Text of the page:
ATVSource.com | Calendar | ATV/UTV Forums | ATV/UTV Reviews | ATV/UTV News | ATV/UTV Product Reviews | ATV/UTV Racing | ATV/UTV Trails | ATV/UTV Videos

Articles
ATV Bone
Machine Reviews
Press Releases
Product Reviews
Racing
Trailheads
Videos
Manufacturers

» Arctic Cat

» ATK/Cannondale

» Can-Am

» E-Ton America

» Honda

» Kasea

» Kawasaki

» KTM

» Polaris

» Suzuki

» Yamaha

ATV Clubs
Calendar
Classified Ads
Forums


 

By: Robert Janis

OMF Performance

Owners Experiences Make OMF Performance Successful

Wouldn’t it be great if the things that interested us as kids became the basis for our business? Witness the achievements of Tim Orchard, president of OMF Performance Products in Riverside, California. The company offers parts and accessories for ATVs and UTVs including reinforcing rings for aluminum wheels and beadlock, a mechanical fastening device that clamps the tire onto the wheel and provides better traction for tires.

Orchard has been racing since he was 15 years-old. He still is at the age of 54. The vehicles he has driven include cars, motorcycles, ATVs, and UTVs. He was the winner of the first UTV event held by The Best in the Desert. He has also been on teams which have won the Baja 500 and Baja 1000. When it was time to get a job, Orchard went with companies involved in off-road racing.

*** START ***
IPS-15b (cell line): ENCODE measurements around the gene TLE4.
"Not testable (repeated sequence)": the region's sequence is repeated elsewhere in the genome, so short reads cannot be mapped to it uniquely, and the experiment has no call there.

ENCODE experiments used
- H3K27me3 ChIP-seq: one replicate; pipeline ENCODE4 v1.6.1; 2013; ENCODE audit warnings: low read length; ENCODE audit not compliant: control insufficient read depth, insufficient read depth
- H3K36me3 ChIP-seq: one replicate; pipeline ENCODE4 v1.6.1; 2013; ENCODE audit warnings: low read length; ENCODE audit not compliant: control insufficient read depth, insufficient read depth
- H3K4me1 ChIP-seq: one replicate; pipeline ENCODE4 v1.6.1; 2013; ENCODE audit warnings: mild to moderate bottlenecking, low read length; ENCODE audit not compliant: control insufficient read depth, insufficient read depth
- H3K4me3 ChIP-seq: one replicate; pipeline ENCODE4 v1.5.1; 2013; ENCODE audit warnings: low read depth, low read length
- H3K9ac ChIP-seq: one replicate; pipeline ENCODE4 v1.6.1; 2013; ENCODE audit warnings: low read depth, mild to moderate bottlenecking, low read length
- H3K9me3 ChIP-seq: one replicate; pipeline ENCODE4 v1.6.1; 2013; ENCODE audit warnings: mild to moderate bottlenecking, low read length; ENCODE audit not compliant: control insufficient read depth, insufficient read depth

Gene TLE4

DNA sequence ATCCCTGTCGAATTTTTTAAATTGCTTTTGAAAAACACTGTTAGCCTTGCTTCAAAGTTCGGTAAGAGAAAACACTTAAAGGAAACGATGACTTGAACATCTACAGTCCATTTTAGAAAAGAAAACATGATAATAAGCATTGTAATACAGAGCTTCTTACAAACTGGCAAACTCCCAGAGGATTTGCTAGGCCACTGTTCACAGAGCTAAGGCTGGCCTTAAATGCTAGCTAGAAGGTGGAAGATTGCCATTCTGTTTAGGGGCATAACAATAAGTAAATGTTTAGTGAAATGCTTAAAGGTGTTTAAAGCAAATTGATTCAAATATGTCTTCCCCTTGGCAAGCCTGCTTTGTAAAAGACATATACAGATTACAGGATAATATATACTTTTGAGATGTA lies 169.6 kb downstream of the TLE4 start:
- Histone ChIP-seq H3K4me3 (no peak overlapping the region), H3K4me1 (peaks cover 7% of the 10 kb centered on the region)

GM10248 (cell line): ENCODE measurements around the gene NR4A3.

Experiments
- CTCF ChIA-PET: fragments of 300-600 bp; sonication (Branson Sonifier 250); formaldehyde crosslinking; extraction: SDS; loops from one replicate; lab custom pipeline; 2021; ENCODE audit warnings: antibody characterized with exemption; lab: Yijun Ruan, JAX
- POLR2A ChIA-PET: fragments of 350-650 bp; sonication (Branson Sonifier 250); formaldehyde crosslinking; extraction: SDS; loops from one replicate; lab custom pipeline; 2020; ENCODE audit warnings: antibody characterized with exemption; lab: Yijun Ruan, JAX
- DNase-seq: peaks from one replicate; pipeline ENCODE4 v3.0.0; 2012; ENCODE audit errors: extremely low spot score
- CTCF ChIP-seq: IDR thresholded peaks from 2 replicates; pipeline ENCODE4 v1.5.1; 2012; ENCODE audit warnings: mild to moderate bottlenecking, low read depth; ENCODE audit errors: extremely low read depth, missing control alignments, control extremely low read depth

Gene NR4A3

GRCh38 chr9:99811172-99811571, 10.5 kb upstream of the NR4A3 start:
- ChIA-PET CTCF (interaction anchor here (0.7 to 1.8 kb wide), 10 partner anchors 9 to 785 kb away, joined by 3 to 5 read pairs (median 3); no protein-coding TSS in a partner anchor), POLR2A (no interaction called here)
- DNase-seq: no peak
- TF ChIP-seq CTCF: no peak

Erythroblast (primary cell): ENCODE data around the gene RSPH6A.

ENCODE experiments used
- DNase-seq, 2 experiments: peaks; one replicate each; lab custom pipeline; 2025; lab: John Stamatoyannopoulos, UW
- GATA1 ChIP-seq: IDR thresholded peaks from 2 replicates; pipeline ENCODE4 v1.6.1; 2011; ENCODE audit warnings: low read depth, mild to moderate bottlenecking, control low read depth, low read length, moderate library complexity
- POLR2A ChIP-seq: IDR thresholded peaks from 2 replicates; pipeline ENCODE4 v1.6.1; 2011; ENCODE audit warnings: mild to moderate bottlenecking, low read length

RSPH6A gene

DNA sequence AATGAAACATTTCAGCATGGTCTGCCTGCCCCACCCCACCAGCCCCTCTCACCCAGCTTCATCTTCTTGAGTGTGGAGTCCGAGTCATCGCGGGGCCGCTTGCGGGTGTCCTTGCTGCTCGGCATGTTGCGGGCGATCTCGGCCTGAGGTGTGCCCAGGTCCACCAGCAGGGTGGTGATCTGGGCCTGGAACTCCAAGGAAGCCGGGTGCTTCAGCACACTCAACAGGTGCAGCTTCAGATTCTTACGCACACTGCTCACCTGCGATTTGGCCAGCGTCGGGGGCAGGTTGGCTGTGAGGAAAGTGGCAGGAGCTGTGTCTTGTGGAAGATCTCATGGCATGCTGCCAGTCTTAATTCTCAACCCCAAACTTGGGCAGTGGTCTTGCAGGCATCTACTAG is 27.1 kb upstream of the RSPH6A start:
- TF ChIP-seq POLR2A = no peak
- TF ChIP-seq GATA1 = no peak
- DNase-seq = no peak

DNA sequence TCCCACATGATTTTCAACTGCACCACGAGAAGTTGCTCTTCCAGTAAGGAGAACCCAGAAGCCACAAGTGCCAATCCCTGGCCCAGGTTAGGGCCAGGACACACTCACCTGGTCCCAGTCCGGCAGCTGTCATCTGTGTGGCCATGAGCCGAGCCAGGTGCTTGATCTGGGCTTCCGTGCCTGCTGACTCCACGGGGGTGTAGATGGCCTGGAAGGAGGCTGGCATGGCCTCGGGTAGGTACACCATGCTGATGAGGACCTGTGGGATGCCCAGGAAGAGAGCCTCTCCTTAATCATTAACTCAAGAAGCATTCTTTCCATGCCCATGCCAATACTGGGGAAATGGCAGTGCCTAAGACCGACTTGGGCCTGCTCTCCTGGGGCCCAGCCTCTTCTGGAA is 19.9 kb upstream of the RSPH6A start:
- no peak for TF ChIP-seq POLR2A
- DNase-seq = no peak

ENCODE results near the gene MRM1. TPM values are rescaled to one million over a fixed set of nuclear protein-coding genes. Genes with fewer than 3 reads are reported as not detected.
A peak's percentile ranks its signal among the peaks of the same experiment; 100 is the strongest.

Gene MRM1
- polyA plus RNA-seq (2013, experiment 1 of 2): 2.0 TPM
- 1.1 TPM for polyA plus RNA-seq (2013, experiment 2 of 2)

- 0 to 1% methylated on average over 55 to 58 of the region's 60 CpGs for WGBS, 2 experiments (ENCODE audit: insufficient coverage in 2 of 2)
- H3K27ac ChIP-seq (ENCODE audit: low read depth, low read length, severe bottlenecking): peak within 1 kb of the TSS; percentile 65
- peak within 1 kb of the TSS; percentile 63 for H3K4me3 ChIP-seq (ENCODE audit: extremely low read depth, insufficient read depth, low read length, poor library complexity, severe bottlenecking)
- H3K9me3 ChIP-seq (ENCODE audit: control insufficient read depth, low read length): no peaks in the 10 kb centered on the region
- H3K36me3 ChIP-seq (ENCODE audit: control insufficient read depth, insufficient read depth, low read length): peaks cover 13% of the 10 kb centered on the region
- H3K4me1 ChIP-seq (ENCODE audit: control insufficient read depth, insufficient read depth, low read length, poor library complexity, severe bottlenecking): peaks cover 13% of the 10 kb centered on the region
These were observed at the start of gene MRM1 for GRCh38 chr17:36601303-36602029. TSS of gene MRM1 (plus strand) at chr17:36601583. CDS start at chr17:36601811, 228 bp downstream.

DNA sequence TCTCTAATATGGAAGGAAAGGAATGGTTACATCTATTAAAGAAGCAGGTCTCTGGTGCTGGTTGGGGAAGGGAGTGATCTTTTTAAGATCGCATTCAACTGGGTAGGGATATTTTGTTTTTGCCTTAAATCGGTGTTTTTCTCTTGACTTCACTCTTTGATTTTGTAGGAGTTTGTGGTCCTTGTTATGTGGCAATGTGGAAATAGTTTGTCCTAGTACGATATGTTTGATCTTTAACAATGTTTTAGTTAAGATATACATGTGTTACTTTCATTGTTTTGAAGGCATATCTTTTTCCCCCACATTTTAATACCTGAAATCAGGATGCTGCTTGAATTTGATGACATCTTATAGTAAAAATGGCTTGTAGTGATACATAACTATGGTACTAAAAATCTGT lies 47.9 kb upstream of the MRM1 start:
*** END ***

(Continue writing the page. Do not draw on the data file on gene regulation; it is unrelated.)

Orchard started OMF Performance in 1981. “I had worked in, out, and around the off-road industry doing such things as new product research and development,” he said. “I got tired working for other people and inventing things for them that they took credit for and made them a lot of money.

“Around 1978 or ’79 I started riding three-wheelers and then in 1980 or ’81 I bought one of the first Honda 2-stroke 250R air-cooled, full-suspended three-wheel ATVs,” he continued. He then started OMF and created products for ATVs.

He was so early to get involved in the ATV industry he noted that people actually called them ATCs (all-terrain cycles) because they were more of a cycle vehicle. The vehicles were not referred to as all-terrain vehicles until manufacturers came out with four-wheelers later on in the 1980s.

So, as you can see, Orchard was in on the ground floor of the ATC/ATV business. He was involved making parts while there were still three-wheelers and into the transition of four-wheelers. His product line in the early years was aluminum swing arm skid plates and chassis.

Then, in about 2004, UTVs were introduced. “When the UTVs started coming into their own, I jumped on the opportunity,” said Orchard. “I always thought I had an unfair advantage over some of the people in the industry at that time because I had experienced the introduction of ATVs. Therefore, when the UTVs came out, it was exactly the same environment that I experienced when ATVs were introduced 25 years before. It was déjŕ vu all over again.”